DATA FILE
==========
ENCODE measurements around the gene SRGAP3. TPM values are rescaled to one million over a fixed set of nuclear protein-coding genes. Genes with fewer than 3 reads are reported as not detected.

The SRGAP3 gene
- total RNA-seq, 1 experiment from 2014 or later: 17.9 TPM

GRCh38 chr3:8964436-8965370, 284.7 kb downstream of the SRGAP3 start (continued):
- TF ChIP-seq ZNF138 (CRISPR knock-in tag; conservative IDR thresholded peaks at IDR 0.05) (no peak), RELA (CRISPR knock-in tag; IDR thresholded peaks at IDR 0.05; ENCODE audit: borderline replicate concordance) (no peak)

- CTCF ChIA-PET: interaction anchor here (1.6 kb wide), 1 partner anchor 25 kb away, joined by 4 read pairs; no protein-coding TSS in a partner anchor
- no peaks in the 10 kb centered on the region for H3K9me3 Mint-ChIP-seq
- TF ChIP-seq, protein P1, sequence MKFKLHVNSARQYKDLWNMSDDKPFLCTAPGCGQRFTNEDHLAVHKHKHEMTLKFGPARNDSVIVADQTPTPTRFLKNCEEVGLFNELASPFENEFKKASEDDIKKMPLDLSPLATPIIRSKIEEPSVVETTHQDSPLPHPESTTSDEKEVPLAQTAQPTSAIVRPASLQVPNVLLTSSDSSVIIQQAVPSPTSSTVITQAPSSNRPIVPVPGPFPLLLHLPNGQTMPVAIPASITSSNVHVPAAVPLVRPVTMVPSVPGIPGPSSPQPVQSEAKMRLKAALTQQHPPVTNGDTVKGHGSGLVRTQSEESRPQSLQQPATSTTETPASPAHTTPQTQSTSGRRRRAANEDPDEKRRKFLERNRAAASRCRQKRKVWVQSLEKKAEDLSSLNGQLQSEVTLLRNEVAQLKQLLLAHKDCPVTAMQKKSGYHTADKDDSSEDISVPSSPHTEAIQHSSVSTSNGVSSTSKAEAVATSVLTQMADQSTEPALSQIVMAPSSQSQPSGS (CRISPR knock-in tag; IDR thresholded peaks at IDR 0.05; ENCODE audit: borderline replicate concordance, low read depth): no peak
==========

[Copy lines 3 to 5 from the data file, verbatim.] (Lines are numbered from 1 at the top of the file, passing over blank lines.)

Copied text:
- total RNA-seq, 1 experiment from 2014 or later: 17.9 TPM

GRCh38 chr3:8964436-8965370, 284.7 kb downstream of the SRGAP3 start (continued):
- TF ChIP-seq ZNF138 (CRISPR knock-in tag; conservative IDR thresholded peaks at IDR 0.05) (no peak), RELA (CRISPR knock-in tag; IDR thresholded peaks at IDR 0.05; ENCODE audit: borderline replicate concordance) (no peak)